Last Night's Television - Bang Goes the Theory, BBC1; The Scandalous Adventures of Lord Byron, Channel 4

Affairs to remember

The Scandalous Adventures of Lord Byron, Rupert Everett's jaunt around Mediterranean Europe in the footsteps of "the first modern sex symbol", began with Everett in the bath, a copy of Byron's Selected Poems wrinkling on the soap rack. Later, he bathed again – this time with bubbles – at the British Embassy in Istanbul. He even performed a striptease to camera, for no apparent reason whatsoever. Of the hour's many disrobements, a couple were at least relevant to the matter in hand: he gladly got his buttocks out for a sudsy massage at a Turkish hamam, and peeled off everything but his Y-fronts to swim across the Hellespont, a Byronic feat that proved too much for Everett in the end, though of course there were fewer Russian cargo ships to contend with in the 19th century.

Everett is enviably trim for a man of 50, but what exactly does watching him cavort around a bathroom in his pants have to do with Byron, the rebel Romantic? Presumably, the idea was to parallel the poet's character with the actor's. After all, they're both incorrigibly vain, fond of a good party, and happy to go home afterwards with a member of either sex. But then Lord Byron wrote "Don Juan", whereas Rupert Everett is most famous for My Best Friend's Wedding.

Our journey began in Lisbon where, in the summer of 1809, at the height of the Napoleonic Wars, a young Byron landed in search of Latin prostitutes. Everett took one such lady to dinner, where she informed him that Englishmen were unexpectedly considerate lovers, but Brazilians had the biggest willies. At this point, my hopes for the remainder of the documentary were not high.

Yet despite all the yawnsome shots of Everett gazing moodily from castle battlements, or strutting the deck of his yacht in a vest, he somehow won me over by the end of the evening. He may be self-obsessed, but he possesses charisma and intelligence and, as a primer of the poet's life, his programme was periodically enlightening.

In Albania, Byron encountered the brutish despot Ali Pasha, who turned out to be an old queen keen to woo the young Lord with almonds. In Istanbul, he enjoyed lap dances from young Turkish men, and made a nuisance of himself at the British Embassy, demanding (among other things) an audience with the Sultan. Born with a withered leg, Byron was obsessive about proving his manliness, hence his fondness for boxing and fencing, and that swim across the Hellespont. In Greece, he again irritated the British ex-pats by picking a fight with Lord Elgin over the plunder of ancient Greek treasures.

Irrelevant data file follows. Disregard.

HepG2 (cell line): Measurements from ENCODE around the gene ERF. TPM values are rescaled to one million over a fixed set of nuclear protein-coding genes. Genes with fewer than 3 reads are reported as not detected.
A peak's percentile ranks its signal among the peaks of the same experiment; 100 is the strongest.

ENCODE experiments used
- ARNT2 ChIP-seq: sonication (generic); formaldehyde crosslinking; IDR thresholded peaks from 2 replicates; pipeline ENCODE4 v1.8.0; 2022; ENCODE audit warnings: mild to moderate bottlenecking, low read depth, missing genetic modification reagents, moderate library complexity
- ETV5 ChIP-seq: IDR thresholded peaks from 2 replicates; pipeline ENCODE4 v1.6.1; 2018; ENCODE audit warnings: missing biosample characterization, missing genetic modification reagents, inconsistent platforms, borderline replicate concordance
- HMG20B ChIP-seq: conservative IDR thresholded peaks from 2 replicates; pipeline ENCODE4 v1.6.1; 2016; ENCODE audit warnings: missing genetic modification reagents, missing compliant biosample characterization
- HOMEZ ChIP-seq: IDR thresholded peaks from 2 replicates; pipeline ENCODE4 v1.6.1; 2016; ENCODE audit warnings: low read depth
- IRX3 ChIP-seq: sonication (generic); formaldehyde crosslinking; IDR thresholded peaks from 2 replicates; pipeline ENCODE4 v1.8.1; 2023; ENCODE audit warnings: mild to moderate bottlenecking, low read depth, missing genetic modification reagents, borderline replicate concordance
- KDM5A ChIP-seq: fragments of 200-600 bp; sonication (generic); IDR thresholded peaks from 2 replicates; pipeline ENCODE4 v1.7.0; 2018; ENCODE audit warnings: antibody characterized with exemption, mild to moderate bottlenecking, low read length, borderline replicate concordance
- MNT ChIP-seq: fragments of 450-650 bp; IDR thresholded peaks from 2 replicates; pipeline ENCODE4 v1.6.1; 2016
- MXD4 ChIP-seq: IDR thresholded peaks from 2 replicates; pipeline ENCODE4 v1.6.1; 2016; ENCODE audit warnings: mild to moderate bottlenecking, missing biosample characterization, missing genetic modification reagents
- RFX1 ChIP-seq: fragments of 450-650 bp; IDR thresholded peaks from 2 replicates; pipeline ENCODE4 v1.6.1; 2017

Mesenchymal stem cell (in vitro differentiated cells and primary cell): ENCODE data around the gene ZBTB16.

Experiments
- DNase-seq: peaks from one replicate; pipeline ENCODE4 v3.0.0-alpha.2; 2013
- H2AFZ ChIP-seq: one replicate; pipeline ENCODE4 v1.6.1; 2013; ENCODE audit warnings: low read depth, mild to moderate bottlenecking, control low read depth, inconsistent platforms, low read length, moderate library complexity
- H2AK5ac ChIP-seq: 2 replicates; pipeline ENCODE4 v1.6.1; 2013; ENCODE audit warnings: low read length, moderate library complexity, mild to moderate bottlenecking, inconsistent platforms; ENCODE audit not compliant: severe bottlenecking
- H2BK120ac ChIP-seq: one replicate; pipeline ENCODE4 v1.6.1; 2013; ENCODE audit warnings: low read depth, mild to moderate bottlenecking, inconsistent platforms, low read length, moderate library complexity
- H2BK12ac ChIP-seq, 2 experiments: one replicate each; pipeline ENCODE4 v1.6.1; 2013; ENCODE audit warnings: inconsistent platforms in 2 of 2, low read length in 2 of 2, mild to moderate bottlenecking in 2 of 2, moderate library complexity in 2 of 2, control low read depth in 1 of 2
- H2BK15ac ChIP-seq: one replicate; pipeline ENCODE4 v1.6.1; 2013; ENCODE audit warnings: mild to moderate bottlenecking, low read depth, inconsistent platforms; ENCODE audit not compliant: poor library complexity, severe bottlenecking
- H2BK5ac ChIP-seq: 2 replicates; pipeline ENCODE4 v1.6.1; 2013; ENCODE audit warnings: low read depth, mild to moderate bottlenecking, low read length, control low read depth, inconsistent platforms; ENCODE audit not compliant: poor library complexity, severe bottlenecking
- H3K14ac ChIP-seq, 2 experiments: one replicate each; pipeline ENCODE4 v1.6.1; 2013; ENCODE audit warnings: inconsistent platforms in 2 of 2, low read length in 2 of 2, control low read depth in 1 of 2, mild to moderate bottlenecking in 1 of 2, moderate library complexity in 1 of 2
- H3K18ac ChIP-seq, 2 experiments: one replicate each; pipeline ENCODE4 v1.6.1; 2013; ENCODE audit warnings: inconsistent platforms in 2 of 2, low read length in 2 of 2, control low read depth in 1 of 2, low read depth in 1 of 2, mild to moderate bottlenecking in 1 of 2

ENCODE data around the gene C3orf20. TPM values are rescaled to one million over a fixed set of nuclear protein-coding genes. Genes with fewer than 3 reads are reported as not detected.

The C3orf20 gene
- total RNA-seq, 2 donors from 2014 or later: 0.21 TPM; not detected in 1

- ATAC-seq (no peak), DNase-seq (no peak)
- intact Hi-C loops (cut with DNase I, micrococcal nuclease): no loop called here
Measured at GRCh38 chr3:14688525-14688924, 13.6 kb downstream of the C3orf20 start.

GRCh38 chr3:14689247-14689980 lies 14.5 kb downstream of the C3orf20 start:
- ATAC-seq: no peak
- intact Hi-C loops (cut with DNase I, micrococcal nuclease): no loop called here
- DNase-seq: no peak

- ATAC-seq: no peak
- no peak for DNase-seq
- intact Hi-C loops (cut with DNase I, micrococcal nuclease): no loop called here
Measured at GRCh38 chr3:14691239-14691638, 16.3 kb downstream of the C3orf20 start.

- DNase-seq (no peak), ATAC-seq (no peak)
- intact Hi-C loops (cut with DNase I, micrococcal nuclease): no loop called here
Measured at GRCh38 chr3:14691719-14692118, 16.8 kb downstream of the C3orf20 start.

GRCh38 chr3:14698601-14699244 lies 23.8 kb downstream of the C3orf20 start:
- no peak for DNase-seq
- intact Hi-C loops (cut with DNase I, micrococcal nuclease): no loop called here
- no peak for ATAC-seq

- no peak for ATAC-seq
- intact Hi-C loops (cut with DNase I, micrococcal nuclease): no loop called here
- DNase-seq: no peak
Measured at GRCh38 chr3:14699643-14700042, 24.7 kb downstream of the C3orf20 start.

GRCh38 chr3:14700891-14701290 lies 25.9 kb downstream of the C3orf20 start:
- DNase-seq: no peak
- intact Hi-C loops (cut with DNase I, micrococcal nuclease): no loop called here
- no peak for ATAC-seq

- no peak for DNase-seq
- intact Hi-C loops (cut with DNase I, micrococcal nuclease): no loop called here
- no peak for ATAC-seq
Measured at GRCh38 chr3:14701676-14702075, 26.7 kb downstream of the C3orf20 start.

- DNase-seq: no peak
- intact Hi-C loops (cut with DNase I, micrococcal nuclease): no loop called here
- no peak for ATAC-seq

Previously a country squire of only modest means, it was this early trip around the Med that first made Byron famous and plunged him into London society, thanks to the publication in 1812 of his semi-fictionalised, narrative poem account of his adventures, "Childe Harold's Pilgrimage". Most readers believed the rogueish title character of the racy tome was merely a pseudonym for Byron, and he encouraged them to.

Everett described the poet's character as equal parts charming and utterly vile, then cheekily enquired of his producer, "Remind you of anyone you know?" But his own fabled charm occasionally deserted him. At an Embassy function, he rolled out a Byron quote once paraphrased by Mrs Thatcher, which compared the fashionable 19th-century British vices of "whoring and drinking" to Turkey's "sodomy and sherbert". Neither the ambassador, nor the rector of the local Bosphorus University, were especially amused.

The thrust of the documentary (which continues next week) was that Byron had "the vanity and sexual appetites of a modern rock star". Comparing a historical figure to a present-day celebrity is a cliché, but in this case it was an effective one, though not necessarily in the way Everett intended. Instead of maintaining his poetic hero's mystique, he exposed the rock-star Romantic as an artfully constructed image.

Byron commissioned portraits of himself looking dashing and adventurous, wore ridiculous outfits to the theatre, cultivated a harem of groupies, and then complained about all the public attention to his publisher. If not for his poetic greatness, he'd be just another tedious git torn from the pages of some Georgian celebrity magazine. Everett, while he seemed to relish being papped at a film premiere, proved himself to be rather more than that, too.

Bang Goes the Theory is billed as "the new Tomorrow's World", though its creators have obviously been watching a lot of Top Gear and Blue Peter, too. Between VTs, the fresh-faced, hipster-scientist presenters sit around their warehouse on battered leather furniture. There's Liz, a comely Irish biologist; Jem, an earnest engineer in ripped jeans, who got excited about vortex cannons; and Dallas, the spiky haired comic relief, who told a Pink Floyd joke that will have gone straight over the heads of half his target demographic. Dr Yan Wong performs the show's on-the-street experiments, and is mocked by his fellow presenters for having a huge brain – which is a bit like the Mathletics team bullying the Chemistry champ. Experiments on eggs rub shoulders with discussions about the ethics of genetic research, so someone should probably decide whether the show is for kids or grown- ups, but it's still great to see pop science back in the 7.30pm slot.

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